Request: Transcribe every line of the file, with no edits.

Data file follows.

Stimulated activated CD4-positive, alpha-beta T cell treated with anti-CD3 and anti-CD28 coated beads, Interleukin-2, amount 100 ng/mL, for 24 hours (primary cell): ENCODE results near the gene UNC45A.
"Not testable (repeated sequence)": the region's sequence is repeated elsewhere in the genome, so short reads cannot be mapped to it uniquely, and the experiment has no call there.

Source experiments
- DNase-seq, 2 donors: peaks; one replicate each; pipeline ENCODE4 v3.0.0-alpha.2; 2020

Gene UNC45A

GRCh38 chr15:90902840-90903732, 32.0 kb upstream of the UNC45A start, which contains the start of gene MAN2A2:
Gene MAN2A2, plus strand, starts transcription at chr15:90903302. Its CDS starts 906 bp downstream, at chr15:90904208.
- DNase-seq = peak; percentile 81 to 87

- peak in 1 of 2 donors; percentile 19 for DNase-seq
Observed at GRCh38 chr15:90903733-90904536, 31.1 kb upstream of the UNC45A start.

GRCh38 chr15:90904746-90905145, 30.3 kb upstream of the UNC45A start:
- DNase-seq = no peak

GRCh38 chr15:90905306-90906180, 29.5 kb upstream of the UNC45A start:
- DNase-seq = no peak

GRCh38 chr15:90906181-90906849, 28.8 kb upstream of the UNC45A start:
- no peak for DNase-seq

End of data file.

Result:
Stimulated activated CD4-positive, alpha-beta T cell treated with anti-CD3 and anti-CD28 coated beads, Interleukin-2, amount 100 ng/mL, for 24 hours (primary cell): ENCODE results near the gene UNC45A.
"Not testable (repeated sequence)": the region's sequence is repeated elsewhere in the genome, so short reads cannot be mapped to it uniquely, and the experiment has no call there.

Source experiments
- DNase-seq, 2 donors: peaks; one replicate each; pipeline ENCODE4 v3.0.0-alpha.2; 2020

Gene UNC45A

GRCh38 chr15:90902840-90903732, 32.0 kb upstream of the UNC45A start, which contains the start of gene MAN2A2:
Gene MAN2A2, plus strand, starts transcription at chr15:90903302. Its CDS starts 906 bp downstream, at chr15:90904208.
- DNase-seq = peak; percentile 81 to 87

- peak in 1 of 2 donors; percentile 19 for DNase-seq
Observed at GRCh38 chr15:90903733-90904536, 31.1 kb upstream of the UNC45A start.

GRCh38 chr15:90904746-90905145, 30.3 kb upstream of the UNC45A start:
- DNase-seq = no peak

GRCh38 chr15:90905306-90906180, 29.5 kb upstream of the UNC45A start:
- DNase-seq = no peak

GRCh38 chr15:90906181-90906849, 28.8 kb upstream of the UNC45A start:
- no peak for DNase-seq